Her and Robert Adams and Lee Friedlander and some of those other guys. Just don't get it.

I think Dustin Hoffman can only play himself, just like Al Pacino. I'd like to see John Malkovich play EW. Diane Keaton as CW? Or Susan Sarandon for the nudes!

-Mike
 

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Alex Hawley said:
Good point Bill. Maybe all was not rosy in Camelot.

Please excuse my skepticism, but I'm one that never really thought that much of what she did. There's a good thread going right now on the LF Forum on photgraphic exploitation that touches on Arbus. IMO, she was highly exploitive of her subjects. What would she have been without the wealthy family and social connections? What was her motivation? To take photos of people her friends wouldn't even acknowledge existed and sell them as art? I wonder if the movie will explore those questions?

By the way, anyone remember the story behind her suicide? I don't and would be interested in hearing it.
You guys need to read her bio to answer these questions. Also there was an excellent article about her in the New York Times a good while back that covered many of the questions you have asked.

Diane had high regard and empathy for her subjects and never regarded her photographs to be lurid or explotive. She took the time to point her camera at individuals that are often disregarded or over looked by society and photographers which showed a unique insight into their lives as well as our own.

What a photographer photographs tells us as much about the subject as it does about the photographer. What we see in photographs and how we react to them tell us much about ourselves. Arbus wasn't attempting to chronicle a collection of freaks or misfits. The fact that many of her photographs give us pause and make us a bit uncomfortable is a tribute to her personal vision and her sympathy with her subjects.

Susan Sontag wrote about Arbus' work in her book 'On Photography.' If you have not read it yet, it is worth reading not only to read about Diane's work but other photographers such as August Sander and Walker Evans. Two photographers that can also be accused of explotation of their subjects, though in reality that wasn't their aim at all.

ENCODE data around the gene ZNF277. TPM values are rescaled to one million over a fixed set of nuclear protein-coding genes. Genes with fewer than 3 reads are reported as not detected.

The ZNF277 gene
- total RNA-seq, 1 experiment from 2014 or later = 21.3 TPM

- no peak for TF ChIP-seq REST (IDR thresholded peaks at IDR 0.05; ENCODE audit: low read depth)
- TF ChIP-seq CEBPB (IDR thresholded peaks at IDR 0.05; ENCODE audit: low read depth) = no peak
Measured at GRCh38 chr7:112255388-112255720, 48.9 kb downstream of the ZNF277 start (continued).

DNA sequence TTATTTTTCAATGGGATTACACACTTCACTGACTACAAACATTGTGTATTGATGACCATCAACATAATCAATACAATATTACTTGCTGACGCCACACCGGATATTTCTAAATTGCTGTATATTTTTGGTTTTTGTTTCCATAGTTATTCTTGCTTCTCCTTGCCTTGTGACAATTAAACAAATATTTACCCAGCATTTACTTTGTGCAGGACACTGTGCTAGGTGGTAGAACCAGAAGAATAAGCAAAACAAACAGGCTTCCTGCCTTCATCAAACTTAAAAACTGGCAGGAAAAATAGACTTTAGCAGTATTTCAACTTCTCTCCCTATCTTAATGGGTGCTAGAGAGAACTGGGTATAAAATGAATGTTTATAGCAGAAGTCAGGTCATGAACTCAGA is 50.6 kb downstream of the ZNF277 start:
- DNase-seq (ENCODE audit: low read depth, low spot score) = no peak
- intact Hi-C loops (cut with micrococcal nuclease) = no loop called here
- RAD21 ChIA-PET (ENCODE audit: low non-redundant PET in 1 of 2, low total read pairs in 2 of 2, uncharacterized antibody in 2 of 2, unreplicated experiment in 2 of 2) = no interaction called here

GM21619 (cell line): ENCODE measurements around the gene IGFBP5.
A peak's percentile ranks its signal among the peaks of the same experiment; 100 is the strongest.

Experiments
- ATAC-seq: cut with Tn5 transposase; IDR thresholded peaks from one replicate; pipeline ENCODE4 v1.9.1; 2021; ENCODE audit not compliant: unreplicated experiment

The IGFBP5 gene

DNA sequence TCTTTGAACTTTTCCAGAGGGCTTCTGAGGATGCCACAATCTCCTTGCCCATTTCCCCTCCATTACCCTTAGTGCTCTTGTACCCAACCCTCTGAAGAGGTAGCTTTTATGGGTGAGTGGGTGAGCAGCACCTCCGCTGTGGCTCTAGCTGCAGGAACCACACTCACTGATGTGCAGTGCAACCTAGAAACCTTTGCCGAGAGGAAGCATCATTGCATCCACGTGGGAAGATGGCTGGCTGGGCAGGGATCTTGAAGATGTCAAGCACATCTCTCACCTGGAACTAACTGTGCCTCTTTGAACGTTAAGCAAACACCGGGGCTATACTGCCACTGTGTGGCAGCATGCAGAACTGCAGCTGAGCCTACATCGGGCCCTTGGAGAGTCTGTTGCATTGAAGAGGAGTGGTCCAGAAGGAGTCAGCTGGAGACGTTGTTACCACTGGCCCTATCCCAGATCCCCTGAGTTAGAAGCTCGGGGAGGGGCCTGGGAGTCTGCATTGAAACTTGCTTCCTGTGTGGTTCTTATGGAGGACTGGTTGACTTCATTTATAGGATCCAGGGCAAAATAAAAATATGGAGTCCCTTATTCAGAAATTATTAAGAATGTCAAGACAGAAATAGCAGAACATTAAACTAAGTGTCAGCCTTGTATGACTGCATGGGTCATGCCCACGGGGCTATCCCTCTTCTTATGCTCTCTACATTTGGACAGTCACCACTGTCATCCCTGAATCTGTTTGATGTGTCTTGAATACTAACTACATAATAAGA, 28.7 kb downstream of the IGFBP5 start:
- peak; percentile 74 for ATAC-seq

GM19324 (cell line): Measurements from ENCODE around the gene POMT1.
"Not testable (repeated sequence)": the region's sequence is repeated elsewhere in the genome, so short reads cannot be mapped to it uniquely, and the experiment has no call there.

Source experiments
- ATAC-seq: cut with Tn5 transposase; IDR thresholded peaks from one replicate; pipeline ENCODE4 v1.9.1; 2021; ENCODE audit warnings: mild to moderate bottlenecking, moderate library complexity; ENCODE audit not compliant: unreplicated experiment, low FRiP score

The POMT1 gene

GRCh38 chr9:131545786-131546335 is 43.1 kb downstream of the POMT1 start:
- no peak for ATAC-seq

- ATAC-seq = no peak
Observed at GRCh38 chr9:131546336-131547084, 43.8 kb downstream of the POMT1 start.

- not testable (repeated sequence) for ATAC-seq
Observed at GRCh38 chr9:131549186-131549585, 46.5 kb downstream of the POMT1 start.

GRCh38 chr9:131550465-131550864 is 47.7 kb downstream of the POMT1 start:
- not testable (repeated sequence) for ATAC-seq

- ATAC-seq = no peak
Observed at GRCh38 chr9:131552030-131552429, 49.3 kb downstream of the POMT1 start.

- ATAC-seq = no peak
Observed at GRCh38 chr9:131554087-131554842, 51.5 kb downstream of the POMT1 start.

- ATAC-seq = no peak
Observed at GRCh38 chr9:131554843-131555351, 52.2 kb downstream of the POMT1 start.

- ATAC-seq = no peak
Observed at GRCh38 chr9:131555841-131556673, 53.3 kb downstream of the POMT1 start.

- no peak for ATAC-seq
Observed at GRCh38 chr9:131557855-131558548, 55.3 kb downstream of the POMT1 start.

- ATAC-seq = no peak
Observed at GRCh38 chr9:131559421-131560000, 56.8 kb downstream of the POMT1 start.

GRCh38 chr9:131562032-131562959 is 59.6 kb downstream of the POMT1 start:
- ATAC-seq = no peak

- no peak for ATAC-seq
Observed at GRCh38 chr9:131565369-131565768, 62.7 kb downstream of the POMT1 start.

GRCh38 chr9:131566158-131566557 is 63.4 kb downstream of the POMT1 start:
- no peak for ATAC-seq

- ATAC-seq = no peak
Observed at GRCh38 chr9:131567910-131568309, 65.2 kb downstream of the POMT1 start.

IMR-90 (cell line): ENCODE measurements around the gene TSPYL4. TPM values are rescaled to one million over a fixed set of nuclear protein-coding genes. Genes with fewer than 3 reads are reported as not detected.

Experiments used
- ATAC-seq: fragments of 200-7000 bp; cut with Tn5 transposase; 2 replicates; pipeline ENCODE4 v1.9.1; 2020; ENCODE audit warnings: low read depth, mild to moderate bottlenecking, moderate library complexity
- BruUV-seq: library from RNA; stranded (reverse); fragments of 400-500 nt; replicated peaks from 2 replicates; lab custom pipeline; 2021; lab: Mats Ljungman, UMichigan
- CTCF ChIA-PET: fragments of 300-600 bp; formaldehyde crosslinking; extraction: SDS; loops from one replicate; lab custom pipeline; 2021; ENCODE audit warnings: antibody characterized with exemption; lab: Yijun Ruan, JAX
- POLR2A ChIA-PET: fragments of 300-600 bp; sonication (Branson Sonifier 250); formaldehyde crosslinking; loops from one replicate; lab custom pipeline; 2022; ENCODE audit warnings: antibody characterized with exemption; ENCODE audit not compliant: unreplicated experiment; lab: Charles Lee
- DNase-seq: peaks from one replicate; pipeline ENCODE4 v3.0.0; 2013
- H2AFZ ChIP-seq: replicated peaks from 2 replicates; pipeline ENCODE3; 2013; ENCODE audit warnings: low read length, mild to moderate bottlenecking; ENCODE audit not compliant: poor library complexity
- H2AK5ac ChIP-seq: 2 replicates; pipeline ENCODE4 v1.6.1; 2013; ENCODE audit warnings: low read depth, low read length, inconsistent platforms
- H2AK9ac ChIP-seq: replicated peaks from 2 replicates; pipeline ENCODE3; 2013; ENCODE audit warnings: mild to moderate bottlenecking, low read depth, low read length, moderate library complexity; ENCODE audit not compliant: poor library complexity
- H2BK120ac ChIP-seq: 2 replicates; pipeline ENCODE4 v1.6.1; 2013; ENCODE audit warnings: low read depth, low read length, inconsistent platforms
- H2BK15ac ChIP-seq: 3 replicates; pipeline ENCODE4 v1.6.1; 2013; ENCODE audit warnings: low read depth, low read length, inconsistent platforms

What I find also interesting is the fact that she only used a TLR (a Rollei perhaps.) With it she had the freedom to manage her images and engage herself and the viewer with her subjects. Not having to manage equipment was a big plus in this regard. A result of this approach is that the prescence of the photographer is felt but not in an overt obvious way.

Don Bryant
 
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I'm not against Diane's work. I'm just so shocked by the big (Really big)publicity push going on? I was watching the CBS Sunday Morning program and they had a piece about Diane Arbus. It's like everywhere, I turn another Arbus article ad. It's a well organized campaign. Its covered the newsprint, the airwaves and other public communications.
What bothers me is the selling or Blasting into the pubilc of psyche. The hard sell always turns me off.
 

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Arbus used a Mamiya most of the time, along with a Nikon F. She carried a flash gun. Later she borrowed a Pentax 6x7 from Hiro and her anxiety about buying one was apparently prominent during her last few months. She and Alan did magazine work from the 1940's on, so I'm sure she was at least familiar with a lot of various gear. She was friends with Avedon, Marvin Israel of course, Lisette Model,others -- the core of the NYC photo scene at the time. And Walker Evans sent her work, and she adored Sanders.